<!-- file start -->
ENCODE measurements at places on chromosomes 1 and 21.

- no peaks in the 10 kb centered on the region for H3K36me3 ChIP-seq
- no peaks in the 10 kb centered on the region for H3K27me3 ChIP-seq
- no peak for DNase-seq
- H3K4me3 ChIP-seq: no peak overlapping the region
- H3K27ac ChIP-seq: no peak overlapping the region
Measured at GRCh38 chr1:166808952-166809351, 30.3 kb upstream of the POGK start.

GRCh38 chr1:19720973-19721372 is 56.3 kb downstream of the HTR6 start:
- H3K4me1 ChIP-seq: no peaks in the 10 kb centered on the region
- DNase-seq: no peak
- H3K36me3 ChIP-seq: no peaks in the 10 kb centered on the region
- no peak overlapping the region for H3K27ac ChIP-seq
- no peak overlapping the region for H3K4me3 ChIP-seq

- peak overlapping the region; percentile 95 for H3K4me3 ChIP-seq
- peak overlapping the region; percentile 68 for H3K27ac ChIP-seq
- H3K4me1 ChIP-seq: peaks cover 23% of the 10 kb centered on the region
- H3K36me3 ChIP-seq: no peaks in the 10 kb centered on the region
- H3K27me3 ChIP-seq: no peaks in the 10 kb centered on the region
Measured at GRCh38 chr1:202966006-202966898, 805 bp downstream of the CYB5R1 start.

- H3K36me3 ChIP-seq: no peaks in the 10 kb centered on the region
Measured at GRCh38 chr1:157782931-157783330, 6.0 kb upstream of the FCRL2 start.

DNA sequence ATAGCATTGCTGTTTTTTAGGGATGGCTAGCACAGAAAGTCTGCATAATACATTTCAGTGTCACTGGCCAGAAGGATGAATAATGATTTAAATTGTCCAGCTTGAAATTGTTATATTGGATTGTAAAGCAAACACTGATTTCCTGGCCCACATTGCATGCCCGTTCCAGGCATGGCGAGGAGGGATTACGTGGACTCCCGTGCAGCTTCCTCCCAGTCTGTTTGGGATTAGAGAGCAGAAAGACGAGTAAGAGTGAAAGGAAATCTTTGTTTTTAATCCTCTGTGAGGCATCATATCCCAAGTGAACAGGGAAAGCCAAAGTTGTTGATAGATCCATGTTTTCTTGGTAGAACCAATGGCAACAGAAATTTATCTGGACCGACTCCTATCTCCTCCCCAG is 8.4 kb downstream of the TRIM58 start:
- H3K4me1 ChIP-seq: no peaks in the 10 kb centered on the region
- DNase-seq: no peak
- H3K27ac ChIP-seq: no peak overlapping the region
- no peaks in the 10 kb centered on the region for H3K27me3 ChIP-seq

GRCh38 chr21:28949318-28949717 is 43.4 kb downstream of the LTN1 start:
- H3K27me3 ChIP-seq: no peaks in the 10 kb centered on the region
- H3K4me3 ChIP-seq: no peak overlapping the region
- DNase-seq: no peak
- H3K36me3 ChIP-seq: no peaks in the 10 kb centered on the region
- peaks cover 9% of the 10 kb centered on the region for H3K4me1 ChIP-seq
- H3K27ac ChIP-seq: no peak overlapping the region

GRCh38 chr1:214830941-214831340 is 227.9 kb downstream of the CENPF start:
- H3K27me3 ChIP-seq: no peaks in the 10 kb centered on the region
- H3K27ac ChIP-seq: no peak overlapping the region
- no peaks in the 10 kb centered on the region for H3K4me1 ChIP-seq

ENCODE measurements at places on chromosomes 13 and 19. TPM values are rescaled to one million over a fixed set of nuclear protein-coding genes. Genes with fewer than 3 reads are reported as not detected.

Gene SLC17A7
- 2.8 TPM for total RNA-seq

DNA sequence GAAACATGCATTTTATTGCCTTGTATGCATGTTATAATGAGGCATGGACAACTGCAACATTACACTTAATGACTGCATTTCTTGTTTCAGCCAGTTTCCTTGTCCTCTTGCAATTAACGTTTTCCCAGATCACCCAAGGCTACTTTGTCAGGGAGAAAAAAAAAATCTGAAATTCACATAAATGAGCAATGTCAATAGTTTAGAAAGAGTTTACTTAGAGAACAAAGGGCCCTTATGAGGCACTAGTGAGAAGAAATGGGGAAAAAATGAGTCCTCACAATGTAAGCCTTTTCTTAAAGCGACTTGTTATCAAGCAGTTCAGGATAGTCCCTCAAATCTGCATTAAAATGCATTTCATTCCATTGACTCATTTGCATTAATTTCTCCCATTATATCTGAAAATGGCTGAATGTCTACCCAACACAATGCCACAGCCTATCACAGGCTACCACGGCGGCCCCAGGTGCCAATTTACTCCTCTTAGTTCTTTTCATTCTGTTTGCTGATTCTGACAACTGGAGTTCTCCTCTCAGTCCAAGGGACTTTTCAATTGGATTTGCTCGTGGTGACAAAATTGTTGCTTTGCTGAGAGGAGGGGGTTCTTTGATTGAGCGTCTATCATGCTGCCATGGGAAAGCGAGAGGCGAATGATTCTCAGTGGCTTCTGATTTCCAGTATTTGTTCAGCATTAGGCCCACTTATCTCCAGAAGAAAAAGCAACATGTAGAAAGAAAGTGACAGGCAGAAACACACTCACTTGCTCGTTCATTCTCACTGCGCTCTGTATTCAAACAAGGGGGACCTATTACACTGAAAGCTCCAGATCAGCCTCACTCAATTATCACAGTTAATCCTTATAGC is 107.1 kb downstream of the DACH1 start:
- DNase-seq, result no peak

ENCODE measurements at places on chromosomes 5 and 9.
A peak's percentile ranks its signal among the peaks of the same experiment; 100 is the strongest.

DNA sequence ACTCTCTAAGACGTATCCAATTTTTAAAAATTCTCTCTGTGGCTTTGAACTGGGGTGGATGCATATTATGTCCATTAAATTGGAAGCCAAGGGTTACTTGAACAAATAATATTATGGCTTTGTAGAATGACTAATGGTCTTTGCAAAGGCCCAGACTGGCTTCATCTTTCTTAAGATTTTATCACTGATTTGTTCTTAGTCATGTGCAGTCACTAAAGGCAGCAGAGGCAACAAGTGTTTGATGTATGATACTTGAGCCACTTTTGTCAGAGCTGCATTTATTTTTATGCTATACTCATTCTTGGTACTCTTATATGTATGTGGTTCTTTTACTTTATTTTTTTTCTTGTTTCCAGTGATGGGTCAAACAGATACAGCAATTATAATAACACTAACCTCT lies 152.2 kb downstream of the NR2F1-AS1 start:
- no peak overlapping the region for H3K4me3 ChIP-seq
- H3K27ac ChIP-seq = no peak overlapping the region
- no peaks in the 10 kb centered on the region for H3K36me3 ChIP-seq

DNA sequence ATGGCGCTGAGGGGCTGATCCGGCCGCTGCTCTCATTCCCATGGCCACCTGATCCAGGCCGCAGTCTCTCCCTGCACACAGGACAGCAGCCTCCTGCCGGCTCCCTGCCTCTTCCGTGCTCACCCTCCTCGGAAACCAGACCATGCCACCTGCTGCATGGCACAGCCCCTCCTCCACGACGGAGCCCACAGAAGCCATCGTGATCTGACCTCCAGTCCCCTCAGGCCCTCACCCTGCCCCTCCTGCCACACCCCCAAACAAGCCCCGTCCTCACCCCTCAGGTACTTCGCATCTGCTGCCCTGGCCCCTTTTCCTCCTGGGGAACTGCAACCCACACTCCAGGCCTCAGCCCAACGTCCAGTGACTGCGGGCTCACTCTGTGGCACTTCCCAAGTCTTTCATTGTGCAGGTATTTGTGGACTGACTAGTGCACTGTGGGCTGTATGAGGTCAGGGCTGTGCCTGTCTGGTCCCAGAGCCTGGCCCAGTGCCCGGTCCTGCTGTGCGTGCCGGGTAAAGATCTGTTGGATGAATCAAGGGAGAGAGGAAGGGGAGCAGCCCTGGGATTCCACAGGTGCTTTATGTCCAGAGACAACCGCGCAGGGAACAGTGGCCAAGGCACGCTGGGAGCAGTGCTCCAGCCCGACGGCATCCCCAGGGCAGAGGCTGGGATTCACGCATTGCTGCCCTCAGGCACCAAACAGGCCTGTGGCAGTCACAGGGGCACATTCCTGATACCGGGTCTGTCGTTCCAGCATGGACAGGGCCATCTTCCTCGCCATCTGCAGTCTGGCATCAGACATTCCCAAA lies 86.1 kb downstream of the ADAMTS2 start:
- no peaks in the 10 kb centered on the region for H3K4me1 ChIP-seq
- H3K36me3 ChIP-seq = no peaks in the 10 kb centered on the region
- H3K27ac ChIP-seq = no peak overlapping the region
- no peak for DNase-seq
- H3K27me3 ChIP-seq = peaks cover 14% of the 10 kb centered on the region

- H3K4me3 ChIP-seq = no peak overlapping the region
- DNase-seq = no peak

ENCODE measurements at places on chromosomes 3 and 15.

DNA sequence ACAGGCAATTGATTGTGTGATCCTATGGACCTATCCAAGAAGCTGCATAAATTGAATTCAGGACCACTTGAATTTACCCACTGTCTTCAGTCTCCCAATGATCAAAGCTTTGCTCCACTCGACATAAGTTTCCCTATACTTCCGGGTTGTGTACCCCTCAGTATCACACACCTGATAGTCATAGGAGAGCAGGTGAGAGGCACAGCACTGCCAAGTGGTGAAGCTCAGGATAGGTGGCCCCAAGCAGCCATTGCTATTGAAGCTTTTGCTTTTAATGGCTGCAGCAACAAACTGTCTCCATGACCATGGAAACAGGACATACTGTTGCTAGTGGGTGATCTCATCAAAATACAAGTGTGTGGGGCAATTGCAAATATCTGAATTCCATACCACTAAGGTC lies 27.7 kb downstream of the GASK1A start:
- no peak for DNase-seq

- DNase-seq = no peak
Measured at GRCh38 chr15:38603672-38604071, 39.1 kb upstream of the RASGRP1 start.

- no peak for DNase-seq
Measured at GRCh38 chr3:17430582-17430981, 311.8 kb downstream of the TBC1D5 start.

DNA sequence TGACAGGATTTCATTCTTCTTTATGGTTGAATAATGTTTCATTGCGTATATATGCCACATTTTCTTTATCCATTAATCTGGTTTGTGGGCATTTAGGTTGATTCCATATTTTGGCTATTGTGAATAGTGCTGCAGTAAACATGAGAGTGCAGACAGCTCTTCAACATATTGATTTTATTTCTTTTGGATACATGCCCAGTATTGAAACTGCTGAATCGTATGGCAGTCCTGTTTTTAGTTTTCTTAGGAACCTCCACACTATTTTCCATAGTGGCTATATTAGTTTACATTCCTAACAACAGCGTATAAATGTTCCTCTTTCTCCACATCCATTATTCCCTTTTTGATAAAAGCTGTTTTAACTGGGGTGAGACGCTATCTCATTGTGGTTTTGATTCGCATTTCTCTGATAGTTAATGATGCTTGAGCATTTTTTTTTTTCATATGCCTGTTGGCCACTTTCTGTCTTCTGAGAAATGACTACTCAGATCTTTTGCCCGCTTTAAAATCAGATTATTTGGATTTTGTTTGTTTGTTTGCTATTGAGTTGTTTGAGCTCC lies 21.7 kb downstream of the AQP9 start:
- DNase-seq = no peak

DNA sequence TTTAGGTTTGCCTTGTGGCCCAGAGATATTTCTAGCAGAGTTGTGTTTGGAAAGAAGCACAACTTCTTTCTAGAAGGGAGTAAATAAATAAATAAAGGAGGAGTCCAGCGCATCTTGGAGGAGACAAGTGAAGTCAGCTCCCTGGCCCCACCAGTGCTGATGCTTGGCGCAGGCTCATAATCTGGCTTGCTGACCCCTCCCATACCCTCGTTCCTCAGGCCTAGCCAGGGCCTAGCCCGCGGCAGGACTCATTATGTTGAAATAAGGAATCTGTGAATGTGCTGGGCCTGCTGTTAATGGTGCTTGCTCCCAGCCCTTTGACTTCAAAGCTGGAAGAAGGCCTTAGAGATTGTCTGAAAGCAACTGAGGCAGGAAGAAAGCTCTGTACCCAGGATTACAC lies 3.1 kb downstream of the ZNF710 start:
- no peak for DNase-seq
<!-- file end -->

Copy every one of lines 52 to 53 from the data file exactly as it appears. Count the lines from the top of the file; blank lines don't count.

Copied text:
- H3K27ac ChIP-seq = no peak overlapping the region
- no peak for DNase-seq